LAHORE: Participants in an event to inaugurate a research report on “Justice Yet Afar” were of the view that the state had failed to fully implement the Supreme Court’s verdict on minorities rights.

The landmark judgment was passed by the then Chief Justice of Pakistan Justice Tassaduq Hussain Jillani on June 19, 2014.

The research report observed that the Supreme Court bench had conducted 23 follow-up hearings and passed nearly six dozen orders, yet Pakistan stood 21 years away from the finish line of full implementation, considering the existing pace of compliance.

The Centre for Social Justice (CSJ) has published the research study “Justice Yet Afar” conducted and authored by Peter Jacob. It is the third publication by the author on the subject.

The new version of `Justice Yet Afar’ studies the institutional aspects of implementing initiatives as well the gaps confronted. A keen investigation of the precedent law on the minorities’ rights in Pakistan has been added.

The topics covered include national commission for minorities, protection of communal properties, job quota, curriculum for peace and the one-man-commission constituted by the Supreme Court of Pakistan, indicating factors and actors vis-à-vis compliance of the verdict.

The publication is dedicated to the memory of veteran advocate of human rights IA Rehman who passed away on April 12 this year. The report also carries the foreword contributed by him.

A virtual inauguration of this research study was joined by Justice retired Nasira Iqbal, former Special Representative of the UN Secretary-General on human right defenders and chairperson Human Rights Commission of Pakistan Hina Jillani, historian Dr. Yaqoob Khan Bangash, human rights activist advocate Saroop Ijaz and advocate Saqib Jillani.

Ms Jillani termed the study skillful in summarising the events regarding the Supreme court’s verdict and follow-up, and the observations made are insightful.

She said the Supreme Court judgment had suggested a very comprehensive and precise framework for the protection of the minorities’ rights which, if fully implemented, would provide relief to minorities and bring social cohesion in Pakistan.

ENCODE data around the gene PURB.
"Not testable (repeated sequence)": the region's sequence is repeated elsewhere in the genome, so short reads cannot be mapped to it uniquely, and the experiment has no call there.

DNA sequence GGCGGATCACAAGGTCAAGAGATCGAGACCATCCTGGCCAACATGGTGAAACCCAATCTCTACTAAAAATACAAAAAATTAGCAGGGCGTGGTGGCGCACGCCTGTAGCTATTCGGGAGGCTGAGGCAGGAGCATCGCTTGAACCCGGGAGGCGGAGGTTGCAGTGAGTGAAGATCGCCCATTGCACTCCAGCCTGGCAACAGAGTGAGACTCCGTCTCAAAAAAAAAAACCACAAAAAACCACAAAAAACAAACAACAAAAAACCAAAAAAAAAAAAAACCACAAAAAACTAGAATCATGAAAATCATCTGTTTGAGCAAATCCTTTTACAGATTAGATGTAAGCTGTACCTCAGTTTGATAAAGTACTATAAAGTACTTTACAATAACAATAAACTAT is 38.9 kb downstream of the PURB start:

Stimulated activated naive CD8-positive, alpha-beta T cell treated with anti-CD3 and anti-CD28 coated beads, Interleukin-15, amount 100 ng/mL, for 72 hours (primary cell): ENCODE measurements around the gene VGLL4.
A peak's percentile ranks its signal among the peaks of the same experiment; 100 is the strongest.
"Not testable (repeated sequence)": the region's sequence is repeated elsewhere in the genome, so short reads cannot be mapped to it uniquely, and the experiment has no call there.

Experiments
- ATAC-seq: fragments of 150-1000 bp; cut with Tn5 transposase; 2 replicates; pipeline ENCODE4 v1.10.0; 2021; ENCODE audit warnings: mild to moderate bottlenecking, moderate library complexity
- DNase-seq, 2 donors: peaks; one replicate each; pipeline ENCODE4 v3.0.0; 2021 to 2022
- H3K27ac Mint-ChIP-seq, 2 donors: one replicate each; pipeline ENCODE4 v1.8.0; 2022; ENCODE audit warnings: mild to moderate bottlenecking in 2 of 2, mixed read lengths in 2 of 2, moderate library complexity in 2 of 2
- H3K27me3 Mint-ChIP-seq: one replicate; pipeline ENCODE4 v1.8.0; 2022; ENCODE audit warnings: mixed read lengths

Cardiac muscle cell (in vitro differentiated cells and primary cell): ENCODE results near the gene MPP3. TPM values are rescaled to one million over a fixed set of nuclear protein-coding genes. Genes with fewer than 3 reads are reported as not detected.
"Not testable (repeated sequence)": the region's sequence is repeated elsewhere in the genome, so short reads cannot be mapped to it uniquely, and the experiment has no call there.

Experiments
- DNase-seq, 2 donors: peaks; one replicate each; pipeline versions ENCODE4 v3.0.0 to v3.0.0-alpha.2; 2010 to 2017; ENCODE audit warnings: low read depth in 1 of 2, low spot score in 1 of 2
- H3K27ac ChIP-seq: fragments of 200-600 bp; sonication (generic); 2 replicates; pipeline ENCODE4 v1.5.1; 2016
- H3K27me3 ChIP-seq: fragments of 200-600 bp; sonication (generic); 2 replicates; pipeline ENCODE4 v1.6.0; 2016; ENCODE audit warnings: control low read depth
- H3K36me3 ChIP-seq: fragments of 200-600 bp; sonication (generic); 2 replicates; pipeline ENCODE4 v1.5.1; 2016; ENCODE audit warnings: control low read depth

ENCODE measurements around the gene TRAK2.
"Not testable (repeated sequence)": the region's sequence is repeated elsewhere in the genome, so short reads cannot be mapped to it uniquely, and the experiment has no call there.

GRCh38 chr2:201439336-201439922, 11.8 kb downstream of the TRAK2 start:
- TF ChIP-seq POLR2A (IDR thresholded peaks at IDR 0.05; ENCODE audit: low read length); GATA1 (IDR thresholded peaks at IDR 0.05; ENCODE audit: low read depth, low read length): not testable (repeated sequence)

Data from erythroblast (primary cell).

“This study informs us that despite clear orders in the verdict, the federal and provincial governments had not achieved beyond 24 per cent compliance even after the lapse of seven years,” she said.

Speaking on the blocking factors analysed in the study Dr Bangash said that the absence of a statutory body for protection and oversight of minority rights in the form of an independent National Minorities Commission, the pending legislation on personal laws of minorities, gaps in the administrative measures; such as the formation of task forced and lack of inclusive reforms in education system will continue to linger on.

Emphasizing the importance of the judgment, Saqib Jillani said that the judgment has helped the nation to focus on the issues of minorities, while its lack of implementation has exposed the gaps in governance.

Ms Nasira Iqbal said there was a need to emphasise the concept of equal citizenship accompanying the same rights for all irrespective of faith.

She said the guidelines provided through the decision of June 19, 2014, had reaffirmed the concept of equal human dignity through the lens of constitution and human rights.

She said Pakistan should have to modernise its education system and develop inclusive curricula for all as proposed in the court directives.

Mr Ijaz said the government should give a serious attention to the recommendation for an effective implementation at both provincial and federal government levels to protect minorities’ rights in the light of the judgment.

Mr Jacob said the study was an effort to investigate into the causes behind the lack of (76 percent) implementation which he believed was vital to empower Pakistan as a society and state against the challenges.

He said the on-going efforts for rule of law, respect for human rights and democratic and participatory governance were a testimony to peoples’ urge for justice and peace in the country.

Published in Dawn, May 5th, 2021

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